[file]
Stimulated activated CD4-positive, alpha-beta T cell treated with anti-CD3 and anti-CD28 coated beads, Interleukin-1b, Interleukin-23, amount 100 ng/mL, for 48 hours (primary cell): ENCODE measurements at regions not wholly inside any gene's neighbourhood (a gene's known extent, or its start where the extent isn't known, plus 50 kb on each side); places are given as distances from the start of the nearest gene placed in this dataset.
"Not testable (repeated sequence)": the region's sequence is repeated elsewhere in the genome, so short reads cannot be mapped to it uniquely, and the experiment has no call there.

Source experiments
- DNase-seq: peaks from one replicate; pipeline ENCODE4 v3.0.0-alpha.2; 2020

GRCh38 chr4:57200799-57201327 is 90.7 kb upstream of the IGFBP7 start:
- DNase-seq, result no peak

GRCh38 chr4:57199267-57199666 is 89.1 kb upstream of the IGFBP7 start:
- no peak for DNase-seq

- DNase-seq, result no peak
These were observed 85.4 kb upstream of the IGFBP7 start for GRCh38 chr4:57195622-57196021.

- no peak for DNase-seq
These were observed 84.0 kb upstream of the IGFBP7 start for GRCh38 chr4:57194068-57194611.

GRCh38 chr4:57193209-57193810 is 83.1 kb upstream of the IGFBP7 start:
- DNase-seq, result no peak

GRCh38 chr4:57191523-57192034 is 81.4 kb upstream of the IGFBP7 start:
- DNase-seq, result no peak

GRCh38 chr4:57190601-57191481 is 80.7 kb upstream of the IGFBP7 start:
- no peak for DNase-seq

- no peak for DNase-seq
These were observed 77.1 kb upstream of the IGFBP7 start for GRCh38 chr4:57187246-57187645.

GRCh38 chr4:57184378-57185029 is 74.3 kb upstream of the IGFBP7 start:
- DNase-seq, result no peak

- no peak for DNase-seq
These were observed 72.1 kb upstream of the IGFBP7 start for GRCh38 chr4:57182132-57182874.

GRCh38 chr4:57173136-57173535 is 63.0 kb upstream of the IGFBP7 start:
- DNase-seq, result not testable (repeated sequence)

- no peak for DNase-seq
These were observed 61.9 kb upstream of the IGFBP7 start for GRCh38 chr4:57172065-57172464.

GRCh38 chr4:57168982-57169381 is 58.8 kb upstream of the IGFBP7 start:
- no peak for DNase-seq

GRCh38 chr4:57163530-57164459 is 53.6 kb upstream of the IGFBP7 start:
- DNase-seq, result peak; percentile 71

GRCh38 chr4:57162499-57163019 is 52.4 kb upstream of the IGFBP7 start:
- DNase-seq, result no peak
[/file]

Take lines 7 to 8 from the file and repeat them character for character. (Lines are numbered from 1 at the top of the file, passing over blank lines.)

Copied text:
GRCh38 chr4:57199267-57199666 is 89.1 kb upstream of the IGFBP7 start:
- no peak for DNase-seq